Internet Law

The internet, like all other fields of human activity, is subject to law. However, the internet is also borderless and this poses significant challenges for courts.

Courts will act against illegal activity on the internet. And, in the right circumstances, courts will grant global orders if a local order will not be enough to address the problem.

We were counsel on Google v. Equustek in the Supreme Court of Canada, one of the leading cases in the world on these issues.

Our clients operated a small engineering technology business, and they retained us to stop their former distributor from manufacturing a copycat product made with stolen trade secrets. We obtained multiple court orders against the distributors ordering them to stop, but the distributors fled the jurisdiction and continued selling their illegal product on the internet, from an unknown location.

The court issued a warrant for the distributor’s arrest but there was nothing further we could do to make them stop selling.

We decided to ask Google for help, because no online business can survive if it can’t be found on Google’s search results. We wrote to Google, told them our client’s story, and asked them to take the distributors’ websites off Google’s search results all over the world.

Google refused, so we went to court. We won at all three levels of court in Canada.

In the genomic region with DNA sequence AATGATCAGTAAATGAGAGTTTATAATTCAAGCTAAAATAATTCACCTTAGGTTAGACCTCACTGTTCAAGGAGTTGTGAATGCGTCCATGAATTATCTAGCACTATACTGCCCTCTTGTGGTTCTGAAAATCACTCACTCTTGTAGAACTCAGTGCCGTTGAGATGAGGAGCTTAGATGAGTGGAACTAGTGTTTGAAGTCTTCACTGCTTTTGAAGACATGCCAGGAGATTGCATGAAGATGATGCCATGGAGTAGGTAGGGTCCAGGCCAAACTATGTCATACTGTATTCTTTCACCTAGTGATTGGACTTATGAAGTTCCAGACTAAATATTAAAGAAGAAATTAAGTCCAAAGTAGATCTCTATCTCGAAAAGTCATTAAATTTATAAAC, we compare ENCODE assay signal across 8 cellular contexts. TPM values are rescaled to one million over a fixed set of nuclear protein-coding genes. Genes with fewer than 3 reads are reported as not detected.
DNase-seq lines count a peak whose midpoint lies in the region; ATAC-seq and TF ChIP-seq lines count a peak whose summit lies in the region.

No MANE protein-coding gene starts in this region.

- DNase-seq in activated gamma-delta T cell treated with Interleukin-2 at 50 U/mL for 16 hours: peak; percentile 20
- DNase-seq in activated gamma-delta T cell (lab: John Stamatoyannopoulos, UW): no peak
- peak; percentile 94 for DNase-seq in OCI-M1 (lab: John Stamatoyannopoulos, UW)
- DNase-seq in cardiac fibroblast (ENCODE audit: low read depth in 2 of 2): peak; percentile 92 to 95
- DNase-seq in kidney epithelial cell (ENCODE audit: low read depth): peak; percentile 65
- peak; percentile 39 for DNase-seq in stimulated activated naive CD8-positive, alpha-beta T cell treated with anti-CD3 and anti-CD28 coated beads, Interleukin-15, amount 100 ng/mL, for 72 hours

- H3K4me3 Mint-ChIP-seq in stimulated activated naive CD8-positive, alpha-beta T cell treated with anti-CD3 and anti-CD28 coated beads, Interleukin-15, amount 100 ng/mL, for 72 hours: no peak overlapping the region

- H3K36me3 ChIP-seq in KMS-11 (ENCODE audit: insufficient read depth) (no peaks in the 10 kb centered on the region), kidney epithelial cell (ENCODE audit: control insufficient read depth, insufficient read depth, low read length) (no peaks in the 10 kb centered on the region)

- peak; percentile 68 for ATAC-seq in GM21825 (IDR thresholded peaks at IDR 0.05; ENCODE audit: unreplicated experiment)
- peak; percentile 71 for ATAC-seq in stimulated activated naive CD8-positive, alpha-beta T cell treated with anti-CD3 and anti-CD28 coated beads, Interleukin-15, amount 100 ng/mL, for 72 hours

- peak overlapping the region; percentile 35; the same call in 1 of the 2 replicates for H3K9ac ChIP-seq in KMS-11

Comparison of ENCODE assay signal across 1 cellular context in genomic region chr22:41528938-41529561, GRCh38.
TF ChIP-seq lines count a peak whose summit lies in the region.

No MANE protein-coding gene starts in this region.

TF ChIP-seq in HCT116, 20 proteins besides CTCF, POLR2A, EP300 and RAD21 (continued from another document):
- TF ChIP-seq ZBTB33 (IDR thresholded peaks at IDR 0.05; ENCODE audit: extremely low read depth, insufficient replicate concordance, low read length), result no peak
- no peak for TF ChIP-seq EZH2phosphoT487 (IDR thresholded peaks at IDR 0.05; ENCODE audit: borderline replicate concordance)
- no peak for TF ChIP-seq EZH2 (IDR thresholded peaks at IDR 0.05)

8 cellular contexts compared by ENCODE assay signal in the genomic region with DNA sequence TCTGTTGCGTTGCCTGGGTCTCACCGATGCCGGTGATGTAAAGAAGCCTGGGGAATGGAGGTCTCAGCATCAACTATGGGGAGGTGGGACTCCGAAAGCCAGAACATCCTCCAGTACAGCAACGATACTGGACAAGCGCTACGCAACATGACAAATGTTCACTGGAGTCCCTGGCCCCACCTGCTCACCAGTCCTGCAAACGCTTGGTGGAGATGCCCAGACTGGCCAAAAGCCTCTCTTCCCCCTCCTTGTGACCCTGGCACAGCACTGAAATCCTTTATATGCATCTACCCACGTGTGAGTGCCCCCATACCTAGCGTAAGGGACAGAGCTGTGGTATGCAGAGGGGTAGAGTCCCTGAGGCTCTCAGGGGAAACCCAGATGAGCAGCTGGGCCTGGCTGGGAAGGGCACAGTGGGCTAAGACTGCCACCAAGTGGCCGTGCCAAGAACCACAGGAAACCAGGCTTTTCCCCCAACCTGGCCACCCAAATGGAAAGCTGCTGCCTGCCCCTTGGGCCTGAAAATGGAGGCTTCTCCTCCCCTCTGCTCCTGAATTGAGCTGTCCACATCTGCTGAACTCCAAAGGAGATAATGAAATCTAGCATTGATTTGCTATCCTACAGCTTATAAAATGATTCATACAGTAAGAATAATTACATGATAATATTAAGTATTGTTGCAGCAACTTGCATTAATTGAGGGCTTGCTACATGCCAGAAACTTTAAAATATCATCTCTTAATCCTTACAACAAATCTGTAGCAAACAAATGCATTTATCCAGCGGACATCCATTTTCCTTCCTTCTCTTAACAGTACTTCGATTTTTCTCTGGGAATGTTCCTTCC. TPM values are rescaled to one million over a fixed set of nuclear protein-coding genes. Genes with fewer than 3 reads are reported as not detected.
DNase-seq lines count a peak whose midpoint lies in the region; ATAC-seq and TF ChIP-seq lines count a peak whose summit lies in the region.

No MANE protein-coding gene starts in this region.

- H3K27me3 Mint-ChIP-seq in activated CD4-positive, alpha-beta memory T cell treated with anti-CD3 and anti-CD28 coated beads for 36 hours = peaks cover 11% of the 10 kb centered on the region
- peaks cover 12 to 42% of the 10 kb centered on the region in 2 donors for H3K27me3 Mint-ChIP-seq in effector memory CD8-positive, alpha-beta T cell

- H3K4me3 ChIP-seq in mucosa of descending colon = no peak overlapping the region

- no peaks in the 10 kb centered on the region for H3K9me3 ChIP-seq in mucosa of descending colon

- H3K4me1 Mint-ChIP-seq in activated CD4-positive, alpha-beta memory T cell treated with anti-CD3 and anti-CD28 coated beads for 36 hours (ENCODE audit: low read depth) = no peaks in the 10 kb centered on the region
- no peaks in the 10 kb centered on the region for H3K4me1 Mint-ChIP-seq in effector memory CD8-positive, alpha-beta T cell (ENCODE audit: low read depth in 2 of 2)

The first level was the BC Supreme Court: 2014 BCSC 1063. Madam Justice Fenlon wrote:

The BC Court of Appeal dismissed the appeal and upheld the order against Google: 2015 BCCA 265.

Google appealed further to the Supreme Court of Canada, which dismissed Google's appeal and upheld the order: 2017 SCC 34. Madam Justice Abella wrote:

Three weeks after the Supreme Court of Canada decision, Google sued our clients in US Federal Court in California, seeking an injunction and declaration that the BC court orders were unlawful and unenforceable in the United States. There did not appear to be any reasonable basis for the US court to claim jurisdiction over our clients, so they chose not to respond. Without any opposition, Google obtained the US court orders it sought and then came back to British Columbia to ask the BC Supreme Court to cancel its original injunction, out of respect for the American decision.

We argued this case as well – and the court dismissed Google’s application (2018 BCSC 610).
Mr. Justice Smith wrote:

The result is that Google continues to be obliged to comply with the BC court order, wherever it delivers search results in the world.


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